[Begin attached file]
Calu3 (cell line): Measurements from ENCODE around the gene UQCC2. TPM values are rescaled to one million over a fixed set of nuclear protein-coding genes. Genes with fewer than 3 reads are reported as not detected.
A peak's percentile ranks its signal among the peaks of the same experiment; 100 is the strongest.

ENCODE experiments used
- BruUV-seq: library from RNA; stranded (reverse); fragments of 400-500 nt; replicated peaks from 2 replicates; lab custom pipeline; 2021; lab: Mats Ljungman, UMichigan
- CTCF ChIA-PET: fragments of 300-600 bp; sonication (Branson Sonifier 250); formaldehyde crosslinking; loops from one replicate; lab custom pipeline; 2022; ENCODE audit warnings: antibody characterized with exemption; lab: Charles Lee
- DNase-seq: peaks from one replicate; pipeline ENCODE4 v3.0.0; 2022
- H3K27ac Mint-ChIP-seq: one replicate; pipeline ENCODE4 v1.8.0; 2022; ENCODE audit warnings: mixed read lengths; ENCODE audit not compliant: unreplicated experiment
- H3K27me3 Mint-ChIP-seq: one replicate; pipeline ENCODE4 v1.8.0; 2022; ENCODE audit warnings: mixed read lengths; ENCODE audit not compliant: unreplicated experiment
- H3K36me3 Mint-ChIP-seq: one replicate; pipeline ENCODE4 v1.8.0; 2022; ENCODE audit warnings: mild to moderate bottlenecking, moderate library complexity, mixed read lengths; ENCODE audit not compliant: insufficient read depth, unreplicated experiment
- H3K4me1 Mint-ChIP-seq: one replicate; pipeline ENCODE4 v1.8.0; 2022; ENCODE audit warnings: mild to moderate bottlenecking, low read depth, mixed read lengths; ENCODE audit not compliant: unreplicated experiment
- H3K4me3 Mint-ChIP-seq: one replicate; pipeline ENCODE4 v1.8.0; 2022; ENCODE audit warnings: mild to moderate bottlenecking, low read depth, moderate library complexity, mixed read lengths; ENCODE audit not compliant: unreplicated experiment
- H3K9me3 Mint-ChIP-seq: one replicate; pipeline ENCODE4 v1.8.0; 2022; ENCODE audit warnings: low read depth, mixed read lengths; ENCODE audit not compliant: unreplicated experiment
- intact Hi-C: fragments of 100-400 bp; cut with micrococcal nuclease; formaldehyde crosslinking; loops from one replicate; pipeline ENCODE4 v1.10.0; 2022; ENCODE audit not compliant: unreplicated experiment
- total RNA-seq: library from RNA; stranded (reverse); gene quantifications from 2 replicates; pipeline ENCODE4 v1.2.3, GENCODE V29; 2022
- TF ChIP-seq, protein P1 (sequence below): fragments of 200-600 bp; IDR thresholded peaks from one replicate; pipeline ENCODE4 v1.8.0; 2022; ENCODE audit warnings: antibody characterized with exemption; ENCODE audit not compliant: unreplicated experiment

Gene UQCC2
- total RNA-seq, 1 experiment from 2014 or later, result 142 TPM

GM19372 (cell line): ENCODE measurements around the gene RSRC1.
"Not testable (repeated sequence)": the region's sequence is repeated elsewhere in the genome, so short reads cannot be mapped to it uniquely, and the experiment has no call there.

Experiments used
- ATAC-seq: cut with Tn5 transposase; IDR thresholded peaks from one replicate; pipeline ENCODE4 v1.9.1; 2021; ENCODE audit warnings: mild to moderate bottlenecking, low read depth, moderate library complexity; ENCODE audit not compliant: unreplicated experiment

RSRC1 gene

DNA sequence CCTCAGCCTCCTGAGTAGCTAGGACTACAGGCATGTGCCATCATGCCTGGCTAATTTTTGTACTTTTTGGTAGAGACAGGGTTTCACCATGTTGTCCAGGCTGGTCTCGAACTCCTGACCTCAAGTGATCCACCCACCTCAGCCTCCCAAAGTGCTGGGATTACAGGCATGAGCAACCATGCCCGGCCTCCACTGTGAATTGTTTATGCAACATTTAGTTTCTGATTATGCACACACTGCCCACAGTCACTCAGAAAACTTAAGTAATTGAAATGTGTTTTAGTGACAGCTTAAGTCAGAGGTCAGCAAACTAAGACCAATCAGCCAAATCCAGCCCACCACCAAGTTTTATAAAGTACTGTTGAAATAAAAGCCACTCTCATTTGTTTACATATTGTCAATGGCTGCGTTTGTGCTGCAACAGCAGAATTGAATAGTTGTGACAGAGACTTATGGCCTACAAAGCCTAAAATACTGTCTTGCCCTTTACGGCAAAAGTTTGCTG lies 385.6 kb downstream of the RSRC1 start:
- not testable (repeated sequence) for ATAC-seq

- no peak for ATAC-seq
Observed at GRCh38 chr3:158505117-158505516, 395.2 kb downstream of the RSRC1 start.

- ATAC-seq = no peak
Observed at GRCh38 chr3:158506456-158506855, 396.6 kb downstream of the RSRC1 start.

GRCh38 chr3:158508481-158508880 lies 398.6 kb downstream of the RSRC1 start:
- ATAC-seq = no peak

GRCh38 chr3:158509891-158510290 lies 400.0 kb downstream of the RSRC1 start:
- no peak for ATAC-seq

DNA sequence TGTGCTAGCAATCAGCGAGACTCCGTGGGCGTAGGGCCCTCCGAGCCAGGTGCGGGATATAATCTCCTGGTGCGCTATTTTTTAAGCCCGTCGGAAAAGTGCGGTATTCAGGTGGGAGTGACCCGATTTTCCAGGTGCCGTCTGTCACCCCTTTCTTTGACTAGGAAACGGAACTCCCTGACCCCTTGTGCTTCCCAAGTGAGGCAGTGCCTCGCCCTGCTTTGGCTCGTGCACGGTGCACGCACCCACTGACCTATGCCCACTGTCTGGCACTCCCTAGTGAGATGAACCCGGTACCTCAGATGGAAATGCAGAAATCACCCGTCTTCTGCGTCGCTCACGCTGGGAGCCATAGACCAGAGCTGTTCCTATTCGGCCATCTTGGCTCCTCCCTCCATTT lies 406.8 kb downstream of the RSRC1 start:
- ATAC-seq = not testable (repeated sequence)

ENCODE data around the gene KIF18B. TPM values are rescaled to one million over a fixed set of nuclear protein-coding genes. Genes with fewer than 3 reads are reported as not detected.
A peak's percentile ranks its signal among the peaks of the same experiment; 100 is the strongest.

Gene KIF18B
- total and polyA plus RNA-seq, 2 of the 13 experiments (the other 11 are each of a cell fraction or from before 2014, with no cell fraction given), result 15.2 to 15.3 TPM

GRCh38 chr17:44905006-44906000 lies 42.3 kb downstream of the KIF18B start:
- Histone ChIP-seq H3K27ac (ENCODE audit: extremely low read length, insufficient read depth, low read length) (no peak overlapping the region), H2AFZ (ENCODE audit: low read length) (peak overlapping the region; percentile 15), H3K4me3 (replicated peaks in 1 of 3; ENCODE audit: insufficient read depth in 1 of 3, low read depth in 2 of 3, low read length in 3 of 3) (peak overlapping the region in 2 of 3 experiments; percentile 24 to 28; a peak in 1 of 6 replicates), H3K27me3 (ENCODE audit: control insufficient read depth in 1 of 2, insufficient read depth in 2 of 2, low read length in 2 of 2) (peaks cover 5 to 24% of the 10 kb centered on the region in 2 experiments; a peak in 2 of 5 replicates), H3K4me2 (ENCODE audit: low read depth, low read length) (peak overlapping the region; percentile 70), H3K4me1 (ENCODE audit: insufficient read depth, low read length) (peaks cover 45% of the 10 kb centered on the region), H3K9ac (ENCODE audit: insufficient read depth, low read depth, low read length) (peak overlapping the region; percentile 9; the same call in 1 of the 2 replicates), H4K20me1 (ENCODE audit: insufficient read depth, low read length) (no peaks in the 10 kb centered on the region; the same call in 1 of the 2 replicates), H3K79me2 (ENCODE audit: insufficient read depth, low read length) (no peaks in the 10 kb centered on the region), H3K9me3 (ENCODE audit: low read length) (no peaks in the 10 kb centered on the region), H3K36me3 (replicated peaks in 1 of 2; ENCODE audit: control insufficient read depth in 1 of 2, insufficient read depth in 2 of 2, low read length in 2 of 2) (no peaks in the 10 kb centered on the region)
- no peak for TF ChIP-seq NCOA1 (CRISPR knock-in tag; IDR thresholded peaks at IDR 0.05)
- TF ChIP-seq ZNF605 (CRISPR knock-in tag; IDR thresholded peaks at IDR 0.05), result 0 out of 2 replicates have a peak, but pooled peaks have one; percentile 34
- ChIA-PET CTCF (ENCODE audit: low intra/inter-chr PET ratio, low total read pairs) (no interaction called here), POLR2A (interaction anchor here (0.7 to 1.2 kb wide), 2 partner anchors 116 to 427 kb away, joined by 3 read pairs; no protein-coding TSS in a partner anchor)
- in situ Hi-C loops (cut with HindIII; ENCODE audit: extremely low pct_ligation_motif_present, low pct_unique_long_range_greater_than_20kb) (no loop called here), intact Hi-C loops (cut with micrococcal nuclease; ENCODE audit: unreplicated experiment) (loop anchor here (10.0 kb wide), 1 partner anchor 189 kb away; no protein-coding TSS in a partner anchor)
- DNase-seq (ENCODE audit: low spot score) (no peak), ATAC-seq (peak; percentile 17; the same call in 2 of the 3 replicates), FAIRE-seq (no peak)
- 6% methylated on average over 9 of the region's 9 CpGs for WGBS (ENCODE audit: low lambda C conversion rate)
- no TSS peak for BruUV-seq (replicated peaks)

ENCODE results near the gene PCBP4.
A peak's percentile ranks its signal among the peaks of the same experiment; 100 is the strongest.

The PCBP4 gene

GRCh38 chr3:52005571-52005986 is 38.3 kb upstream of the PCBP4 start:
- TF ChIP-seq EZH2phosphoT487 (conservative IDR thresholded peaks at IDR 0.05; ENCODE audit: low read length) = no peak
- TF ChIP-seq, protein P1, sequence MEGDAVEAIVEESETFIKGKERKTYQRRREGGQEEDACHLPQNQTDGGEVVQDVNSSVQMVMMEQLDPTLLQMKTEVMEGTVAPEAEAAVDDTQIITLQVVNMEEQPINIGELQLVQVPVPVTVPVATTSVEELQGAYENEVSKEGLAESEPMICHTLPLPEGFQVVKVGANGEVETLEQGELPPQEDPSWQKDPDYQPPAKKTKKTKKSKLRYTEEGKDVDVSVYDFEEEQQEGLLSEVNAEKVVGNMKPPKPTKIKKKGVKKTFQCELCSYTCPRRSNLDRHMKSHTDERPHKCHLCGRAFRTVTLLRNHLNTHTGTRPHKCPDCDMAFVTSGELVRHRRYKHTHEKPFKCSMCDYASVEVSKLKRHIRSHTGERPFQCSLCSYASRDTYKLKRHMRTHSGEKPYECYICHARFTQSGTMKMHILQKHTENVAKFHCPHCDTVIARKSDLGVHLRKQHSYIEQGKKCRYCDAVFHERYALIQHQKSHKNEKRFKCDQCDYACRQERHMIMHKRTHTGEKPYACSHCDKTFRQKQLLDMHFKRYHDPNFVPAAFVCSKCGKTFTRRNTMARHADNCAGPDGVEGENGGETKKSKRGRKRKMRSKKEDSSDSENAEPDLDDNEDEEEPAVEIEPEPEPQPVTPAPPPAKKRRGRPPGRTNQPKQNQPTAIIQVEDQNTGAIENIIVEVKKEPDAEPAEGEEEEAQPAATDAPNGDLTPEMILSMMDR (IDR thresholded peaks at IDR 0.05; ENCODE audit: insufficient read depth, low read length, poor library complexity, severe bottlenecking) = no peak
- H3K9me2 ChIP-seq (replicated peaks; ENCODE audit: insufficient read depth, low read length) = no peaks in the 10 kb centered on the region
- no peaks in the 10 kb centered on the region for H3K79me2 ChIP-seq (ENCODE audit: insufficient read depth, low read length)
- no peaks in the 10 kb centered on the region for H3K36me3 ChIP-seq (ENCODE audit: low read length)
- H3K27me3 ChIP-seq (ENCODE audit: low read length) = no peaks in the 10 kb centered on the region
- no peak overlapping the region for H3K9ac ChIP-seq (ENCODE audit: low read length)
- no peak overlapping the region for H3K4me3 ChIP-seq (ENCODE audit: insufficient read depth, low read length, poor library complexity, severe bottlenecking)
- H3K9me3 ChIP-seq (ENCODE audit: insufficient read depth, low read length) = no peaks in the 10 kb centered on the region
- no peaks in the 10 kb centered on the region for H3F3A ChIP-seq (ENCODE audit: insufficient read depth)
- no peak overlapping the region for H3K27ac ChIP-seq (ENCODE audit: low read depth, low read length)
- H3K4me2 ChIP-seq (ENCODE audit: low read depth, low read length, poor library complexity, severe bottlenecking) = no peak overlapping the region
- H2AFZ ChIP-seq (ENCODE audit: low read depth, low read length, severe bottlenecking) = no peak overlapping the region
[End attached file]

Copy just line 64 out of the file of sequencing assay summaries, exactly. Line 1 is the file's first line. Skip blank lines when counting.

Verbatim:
- H2AFZ ChIP-seq (ENCODE audit: low read depth, low read length, severe bottlenecking) = no peak overlapping the region